The death toll from a series of explosions set off in Xinjiang this weekend has climbed to 50, Chinese media reported yesterday, adding that 40 assailants were killed in the attack.
This is a significant increase in casualties compared to initial reports from regional authorities who earlier said that the explosions in Luntai county on Sunday killed two people.
Associated Press elaborates:
The news portal Tianshan Net said bombs exploded at two police stations, a produce market and a store. It said the attack killed two police officers, two police assistants and six bystanders, and that 54 others were injured. It said police took swift action and 40 assailants were either shot dead or died in explosions.
Police captured two attackers, and an investigation found that Maimaiti Tuerxun, a man who was fatally shot, was responsible for the attack, the news portal said. The official Xinhua News Agency spelled the man’s name as Mamat Tursun. Names for people from the Uighur and other ethnic groups in China are sometimes transcribed differently in English.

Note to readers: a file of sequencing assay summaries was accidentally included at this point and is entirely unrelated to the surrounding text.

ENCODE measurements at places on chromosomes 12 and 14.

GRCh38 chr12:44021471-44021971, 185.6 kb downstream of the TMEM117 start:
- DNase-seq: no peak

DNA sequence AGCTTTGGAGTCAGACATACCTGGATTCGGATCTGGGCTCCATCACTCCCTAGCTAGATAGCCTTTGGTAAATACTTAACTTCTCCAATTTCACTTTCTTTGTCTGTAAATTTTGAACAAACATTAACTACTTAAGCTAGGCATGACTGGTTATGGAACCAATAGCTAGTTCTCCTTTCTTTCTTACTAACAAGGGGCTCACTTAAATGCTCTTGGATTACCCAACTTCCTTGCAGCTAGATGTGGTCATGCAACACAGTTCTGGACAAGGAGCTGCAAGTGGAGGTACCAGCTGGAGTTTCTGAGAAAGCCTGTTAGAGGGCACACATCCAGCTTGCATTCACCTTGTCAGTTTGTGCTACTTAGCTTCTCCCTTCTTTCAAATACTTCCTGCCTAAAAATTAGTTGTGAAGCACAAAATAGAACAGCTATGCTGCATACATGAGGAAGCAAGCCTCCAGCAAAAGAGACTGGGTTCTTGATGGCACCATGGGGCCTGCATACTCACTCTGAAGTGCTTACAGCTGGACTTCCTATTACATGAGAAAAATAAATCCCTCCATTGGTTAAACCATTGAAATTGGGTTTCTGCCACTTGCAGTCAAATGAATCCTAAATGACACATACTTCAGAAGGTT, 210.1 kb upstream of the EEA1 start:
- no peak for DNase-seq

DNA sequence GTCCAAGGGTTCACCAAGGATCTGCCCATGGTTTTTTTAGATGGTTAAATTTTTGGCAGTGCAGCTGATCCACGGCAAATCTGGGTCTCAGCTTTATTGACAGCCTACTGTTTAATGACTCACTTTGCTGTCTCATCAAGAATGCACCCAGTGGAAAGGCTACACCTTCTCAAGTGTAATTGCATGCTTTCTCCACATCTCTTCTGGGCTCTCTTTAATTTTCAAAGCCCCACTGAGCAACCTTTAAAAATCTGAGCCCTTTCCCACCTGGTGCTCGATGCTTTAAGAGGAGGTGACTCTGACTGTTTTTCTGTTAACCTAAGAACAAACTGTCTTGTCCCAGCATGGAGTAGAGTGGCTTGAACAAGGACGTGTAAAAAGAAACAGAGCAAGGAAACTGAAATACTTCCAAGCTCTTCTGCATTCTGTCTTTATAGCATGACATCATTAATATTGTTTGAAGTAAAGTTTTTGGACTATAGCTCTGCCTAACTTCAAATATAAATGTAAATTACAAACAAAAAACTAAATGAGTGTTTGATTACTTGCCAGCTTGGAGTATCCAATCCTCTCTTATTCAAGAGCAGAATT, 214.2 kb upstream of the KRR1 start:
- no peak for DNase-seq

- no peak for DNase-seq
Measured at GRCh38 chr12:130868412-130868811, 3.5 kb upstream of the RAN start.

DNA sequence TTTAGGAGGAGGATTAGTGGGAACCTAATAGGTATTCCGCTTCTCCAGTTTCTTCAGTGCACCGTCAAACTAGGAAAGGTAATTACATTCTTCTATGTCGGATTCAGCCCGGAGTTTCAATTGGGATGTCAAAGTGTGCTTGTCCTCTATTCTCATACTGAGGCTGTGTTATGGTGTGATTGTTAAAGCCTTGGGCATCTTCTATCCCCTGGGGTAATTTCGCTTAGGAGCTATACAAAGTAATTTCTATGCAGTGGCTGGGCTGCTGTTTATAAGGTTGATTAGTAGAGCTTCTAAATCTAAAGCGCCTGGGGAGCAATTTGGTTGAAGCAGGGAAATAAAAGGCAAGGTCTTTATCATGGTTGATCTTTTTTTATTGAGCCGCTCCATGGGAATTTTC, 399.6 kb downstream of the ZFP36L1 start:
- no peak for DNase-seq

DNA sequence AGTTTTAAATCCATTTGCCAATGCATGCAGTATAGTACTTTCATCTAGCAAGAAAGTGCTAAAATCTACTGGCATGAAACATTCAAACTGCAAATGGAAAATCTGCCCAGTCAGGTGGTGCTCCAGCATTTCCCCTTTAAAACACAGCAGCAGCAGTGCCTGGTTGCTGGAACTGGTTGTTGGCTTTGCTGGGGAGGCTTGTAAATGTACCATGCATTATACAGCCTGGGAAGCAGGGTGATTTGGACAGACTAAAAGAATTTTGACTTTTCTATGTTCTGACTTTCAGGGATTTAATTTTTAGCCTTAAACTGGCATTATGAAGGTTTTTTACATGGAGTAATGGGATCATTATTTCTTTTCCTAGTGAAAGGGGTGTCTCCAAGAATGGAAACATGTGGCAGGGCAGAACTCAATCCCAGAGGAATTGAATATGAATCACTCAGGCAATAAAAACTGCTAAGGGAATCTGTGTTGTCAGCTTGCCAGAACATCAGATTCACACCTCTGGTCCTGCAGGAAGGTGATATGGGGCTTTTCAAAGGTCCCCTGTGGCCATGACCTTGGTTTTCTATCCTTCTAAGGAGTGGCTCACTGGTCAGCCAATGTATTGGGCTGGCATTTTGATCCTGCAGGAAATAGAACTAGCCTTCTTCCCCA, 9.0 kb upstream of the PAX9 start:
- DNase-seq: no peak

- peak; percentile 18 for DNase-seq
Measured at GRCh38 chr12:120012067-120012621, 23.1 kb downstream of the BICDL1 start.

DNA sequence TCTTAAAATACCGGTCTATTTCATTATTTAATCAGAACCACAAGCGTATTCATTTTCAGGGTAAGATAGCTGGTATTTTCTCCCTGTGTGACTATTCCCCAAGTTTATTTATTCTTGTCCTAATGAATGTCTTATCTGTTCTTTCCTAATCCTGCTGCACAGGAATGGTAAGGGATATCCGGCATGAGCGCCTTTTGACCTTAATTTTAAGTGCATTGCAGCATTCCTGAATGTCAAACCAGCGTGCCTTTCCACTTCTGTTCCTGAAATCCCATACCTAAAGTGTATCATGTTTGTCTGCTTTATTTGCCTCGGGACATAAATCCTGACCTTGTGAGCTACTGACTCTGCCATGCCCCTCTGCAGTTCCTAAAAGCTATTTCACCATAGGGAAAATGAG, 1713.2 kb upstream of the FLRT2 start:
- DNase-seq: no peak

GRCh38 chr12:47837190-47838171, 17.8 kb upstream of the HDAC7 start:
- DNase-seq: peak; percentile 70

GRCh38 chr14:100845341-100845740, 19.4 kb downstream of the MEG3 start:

Police said that Mamat Tursun had “been operating as an extremist” since 2003 and that he “called on other people to join his terrorist group when working on construction projects,” Xinhua said.
The attacks happened just days before the prominent Uyghur scholar Ilham Tohti was sentenced to life in prison over charges of separatism. The EU, US, United Nations and numerous human rights groups have all called on the release of Ilham, who’s seen as a moderate voice. Critics believe that the conviction could further increase tensions in the restive Xinjiang region, while Chinese state media have applauded the turnout as a victory in China’s newly launched war on terror.
Sunday’s explosions are the most recent in a string of deadly attacks in Xinjiang. In May, nearly 40 people were killed and over 90 more injured in a series of bomb attacks at an open market in the regional capital Urumqi.
China blames ongoing unrest in the region on terrorists, separatists and extremists seeking independence, while rights groups say the violence is a response to discrimination and oppressive religious controls put in place by Beijing.